How to Clean a Keyboard in a Dishwasher

There are many conventional ways to clean a keyboard, such as blowing or shaking out the dust and wiping with a damp cloth. This way is a bit more radical. It's the sort of thing you should try if an entire large drink spilled on a beloved keyboard. Before tossing it, try the dishwasher. Whether or not it works, you'll at least have something to talk about!


  1. 1
    Disconnect the keyboard from the computer and remove any batteries. If it has a cord, cover the connector in a plastic bag and tape it off. Make sure the cord cannot fall into the path of the spray arm stopping it from spinning or possibly tangling up with it.
  2. 2
    Place the keyboard in the dishwasher with the keys facing down. If you prefer not to run a keyboard and dishes in the same load, run a special load of items that aren't dishes.
    • Try washing Lego or other all-plastic toys in a mesh bag or basket to keep them from getting lost.
    • Wash plastic combs, hair brushes, sandals or shoes.
    • Run soap dishes, toothbrush holders, or desk accessories.
    • Don't forget any decorative plates or other ceramic items.
  3. 3
    Run a regular cycle without heated dry, if you use heated dry, place the keyboard on the top row to avoid melting the plastic, heated dry can help the keyboard dry faster. Use the economy or air dry cycle, if possible. DO NOT use dishwasher detergent.
  4. 4
    Dry the keyboard very thoroughly before plugging it in. This step is crucial to having a working keyboard. Expect to wait two to five days, depending on your climate and method. Since there are many crevices in the keyboard, turning the keyboard over once or twice a day and lightly shaking it during the drying will ensure that no pockets of water get trapped in the keyboard.
  5. 5
    Pop out the keys. While not strictly required, popping out every key will help everything dry faster and more thoroughly. Do this only if you're sure you can put them all back correctly, including any special rods or springs.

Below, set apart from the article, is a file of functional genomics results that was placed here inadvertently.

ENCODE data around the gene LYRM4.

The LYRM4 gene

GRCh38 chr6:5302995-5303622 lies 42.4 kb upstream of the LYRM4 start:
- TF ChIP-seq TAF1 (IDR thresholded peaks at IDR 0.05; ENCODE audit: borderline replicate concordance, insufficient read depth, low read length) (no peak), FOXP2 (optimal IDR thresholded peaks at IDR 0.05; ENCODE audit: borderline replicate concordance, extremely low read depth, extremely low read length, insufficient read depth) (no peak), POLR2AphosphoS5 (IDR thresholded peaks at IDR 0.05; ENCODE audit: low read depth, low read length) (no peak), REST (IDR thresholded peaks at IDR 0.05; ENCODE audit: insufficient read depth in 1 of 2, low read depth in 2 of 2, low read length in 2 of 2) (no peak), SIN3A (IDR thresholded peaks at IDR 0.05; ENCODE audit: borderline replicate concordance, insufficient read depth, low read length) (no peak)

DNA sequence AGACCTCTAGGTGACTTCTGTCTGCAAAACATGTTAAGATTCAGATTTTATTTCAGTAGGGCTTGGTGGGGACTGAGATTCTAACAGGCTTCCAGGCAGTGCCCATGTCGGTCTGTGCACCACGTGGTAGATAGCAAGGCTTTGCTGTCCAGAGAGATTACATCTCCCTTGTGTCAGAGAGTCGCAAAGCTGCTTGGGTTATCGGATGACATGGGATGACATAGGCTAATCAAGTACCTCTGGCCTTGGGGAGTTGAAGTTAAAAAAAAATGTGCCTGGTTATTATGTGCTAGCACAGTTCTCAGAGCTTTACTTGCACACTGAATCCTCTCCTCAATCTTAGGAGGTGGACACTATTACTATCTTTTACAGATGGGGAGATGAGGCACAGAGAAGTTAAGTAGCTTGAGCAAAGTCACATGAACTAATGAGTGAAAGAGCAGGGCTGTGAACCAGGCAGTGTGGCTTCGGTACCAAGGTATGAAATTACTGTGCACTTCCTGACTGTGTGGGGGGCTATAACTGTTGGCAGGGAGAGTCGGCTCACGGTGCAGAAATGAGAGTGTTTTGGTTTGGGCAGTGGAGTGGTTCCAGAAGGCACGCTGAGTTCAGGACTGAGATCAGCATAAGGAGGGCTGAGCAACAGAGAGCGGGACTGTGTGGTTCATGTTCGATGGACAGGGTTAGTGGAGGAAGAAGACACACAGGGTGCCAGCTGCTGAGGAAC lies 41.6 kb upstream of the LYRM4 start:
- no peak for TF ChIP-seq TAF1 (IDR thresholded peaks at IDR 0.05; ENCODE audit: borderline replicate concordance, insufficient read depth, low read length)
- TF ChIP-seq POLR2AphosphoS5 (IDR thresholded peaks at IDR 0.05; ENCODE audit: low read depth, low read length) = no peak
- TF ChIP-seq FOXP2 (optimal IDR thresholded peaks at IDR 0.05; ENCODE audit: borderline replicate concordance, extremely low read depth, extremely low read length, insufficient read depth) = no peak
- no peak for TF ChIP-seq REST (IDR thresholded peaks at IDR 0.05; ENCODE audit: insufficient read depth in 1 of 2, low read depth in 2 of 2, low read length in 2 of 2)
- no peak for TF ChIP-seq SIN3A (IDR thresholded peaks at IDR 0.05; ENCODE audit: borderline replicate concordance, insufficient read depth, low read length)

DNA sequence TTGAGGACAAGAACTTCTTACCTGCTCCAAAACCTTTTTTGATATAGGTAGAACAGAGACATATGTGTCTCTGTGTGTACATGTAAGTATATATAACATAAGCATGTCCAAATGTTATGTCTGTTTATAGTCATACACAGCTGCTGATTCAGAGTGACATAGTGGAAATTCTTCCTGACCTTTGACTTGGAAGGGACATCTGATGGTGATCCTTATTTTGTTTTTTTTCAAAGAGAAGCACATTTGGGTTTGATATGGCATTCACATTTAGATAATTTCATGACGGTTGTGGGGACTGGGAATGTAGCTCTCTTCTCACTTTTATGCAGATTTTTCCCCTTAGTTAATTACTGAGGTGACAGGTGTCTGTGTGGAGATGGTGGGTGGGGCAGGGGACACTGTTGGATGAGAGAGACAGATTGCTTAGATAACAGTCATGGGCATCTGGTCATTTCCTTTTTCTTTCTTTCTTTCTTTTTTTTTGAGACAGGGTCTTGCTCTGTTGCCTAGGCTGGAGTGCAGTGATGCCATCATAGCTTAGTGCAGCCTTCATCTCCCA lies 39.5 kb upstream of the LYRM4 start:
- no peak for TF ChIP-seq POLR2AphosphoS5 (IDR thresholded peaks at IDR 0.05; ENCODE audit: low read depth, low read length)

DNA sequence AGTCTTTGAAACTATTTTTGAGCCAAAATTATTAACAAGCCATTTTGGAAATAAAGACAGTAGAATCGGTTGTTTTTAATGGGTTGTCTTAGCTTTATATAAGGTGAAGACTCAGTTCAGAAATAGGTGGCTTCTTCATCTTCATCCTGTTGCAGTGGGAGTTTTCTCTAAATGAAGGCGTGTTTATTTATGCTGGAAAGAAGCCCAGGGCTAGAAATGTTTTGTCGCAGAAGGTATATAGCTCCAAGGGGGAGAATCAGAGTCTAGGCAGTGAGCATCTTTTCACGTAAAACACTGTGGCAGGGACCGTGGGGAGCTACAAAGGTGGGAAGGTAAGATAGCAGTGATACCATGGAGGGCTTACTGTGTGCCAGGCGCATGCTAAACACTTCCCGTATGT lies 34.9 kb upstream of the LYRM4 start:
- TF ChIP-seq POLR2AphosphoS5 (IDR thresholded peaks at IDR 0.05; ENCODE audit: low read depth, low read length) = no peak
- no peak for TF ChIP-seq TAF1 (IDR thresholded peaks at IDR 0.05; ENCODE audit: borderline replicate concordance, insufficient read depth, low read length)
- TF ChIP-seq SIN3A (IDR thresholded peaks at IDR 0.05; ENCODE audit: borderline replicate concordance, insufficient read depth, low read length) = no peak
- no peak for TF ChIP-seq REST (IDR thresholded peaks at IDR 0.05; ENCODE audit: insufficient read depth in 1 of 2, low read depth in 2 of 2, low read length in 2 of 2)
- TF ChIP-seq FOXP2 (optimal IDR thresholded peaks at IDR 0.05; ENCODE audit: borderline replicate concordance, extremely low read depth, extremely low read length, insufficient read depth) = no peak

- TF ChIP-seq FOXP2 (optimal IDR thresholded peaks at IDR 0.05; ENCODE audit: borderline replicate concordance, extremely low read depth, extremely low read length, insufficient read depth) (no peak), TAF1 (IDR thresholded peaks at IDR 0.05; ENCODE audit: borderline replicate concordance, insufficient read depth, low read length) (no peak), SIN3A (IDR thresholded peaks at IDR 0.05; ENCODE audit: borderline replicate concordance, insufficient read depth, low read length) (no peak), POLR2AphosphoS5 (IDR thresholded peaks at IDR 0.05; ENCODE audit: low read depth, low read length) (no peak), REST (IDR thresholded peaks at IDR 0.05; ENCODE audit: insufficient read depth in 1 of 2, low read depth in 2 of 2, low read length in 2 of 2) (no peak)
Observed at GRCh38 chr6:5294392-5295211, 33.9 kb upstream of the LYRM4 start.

• Photographing where the keys belong will assist in returning them to the right order.
    • If you don't remove the keys, give the keyboard even more time to dry.
    • You may be able to hasten drying, with or without keys, by placing the keyboard in front of a fan or someplace else where plenty of warm (not hot), dry air will circulate past it.
    • Professional key puller
      Google "keycap puller tool" to find a tool that will help remove the keys (for a few bucks). A usable tool can be made with a couple of bent paper clips, but a pre-made tool is very handy.
  6. 6
    Reconnect your clean, thoroughly dry keyboard to your computer and see if it works. If it doesn't work, such as if certain letters seem to be on endless repeat, give it even more time to dry and try again.
    • While many people report success washing their keyboards in the dishwasher[1], it is still a rather drastic measure. If you're not sure, use another technique, or try it on a keyboard you don't care about.
    • It's possible to dismantle a keyboard even further if you pop the keys out first. There's often a plastic or rubber membrane under the keys that serves both as protection and spring. If you don't want to try the dishwasher, try pulling the whole thing apart and seeing if you can clean just the parts you need.
    • Want to wash just the keys? Pop them off and place them in a closed, mesh bag in the dishwasher. Take the opportunity to wipe out the space underneath them before you put everything back together.
    • Plan to be without your keyboard for a few days while the keyboard dries. Most windows computers have an onscreen keyboard under accessories You can use the computer without a keyboard, use a different keyboard or computer, or simply be without the computer for a while.
    • It is also possible to place the keyboard in a bag or dish filled with uncooked rice to hasten drying time. Burying electronics in rice is a well known way to save them after they get wet accidentally and can cut drying time for your keyboard in half.


  • Use this method only on a computer keyboard–not a laptop.
  • This could very well cause a keyboard not to work. It's best to try it on an old keyboard you don't care about very much or on a keyboard that would otherwise be beyond repair, anyway.

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Categories: Hardware Maintenance and Repair